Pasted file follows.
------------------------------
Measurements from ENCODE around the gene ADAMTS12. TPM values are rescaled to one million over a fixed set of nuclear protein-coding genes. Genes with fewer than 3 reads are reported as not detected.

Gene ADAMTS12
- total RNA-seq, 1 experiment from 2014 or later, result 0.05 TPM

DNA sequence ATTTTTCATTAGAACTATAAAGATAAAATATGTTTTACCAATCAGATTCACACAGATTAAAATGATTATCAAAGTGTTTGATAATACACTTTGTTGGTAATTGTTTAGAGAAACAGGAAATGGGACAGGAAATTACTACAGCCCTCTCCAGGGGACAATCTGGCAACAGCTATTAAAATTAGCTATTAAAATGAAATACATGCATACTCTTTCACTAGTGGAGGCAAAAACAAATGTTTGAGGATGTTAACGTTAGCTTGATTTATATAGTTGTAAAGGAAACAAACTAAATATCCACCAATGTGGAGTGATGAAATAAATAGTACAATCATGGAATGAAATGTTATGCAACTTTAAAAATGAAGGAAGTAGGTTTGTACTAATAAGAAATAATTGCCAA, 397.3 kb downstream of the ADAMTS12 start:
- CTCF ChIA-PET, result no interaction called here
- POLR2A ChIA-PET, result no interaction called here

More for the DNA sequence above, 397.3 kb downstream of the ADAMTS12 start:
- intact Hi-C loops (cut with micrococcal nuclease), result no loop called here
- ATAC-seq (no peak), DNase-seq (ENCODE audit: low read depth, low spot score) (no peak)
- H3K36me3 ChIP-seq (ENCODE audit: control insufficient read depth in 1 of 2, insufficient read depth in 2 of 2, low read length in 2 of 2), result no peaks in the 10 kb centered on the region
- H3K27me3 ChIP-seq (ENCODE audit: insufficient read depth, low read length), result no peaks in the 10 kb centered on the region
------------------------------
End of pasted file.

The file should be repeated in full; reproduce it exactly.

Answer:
Measurements from ENCODE around the gene ADAMTS12. TPM values are rescaled to one million over a fixed set of nuclear protein-coding genes. Genes with fewer than 3 reads are reported as not detected.

Gene ADAMTS12
- total RNA-seq, 1 experiment from 2014 or later, result 0.05 TPM

DNA sequence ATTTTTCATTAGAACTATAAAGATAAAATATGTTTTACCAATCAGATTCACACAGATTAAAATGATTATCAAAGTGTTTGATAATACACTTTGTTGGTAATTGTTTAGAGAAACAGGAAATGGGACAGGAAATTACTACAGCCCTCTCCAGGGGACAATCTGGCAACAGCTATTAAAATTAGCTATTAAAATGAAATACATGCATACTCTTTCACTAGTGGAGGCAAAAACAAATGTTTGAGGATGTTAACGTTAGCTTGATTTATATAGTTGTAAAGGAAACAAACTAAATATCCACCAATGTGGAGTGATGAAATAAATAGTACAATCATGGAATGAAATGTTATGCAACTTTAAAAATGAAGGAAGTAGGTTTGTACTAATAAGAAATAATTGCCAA, 397.3 kb downstream of the ADAMTS12 start:
- CTCF ChIA-PET, result no interaction called here
- POLR2A ChIA-PET, result no interaction called here

More for the DNA sequence above, 397.3 kb downstream of the ADAMTS12 start:
- intact Hi-C loops (cut with micrococcal nuclease), result no loop called here
- ATAC-seq (no peak), DNase-seq (ENCODE audit: low read depth, low spot score) (no peak)
- H3K36me3 ChIP-seq (ENCODE audit: control insufficient read depth in 1 of 2, insufficient read depth in 2 of 2, low read length in 2 of 2), result no peaks in the 10 kb centered on the region
- H3K27me3 ChIP-seq (ENCODE audit: insufficient read depth, low read length), result no peaks in the 10 kb centered on the region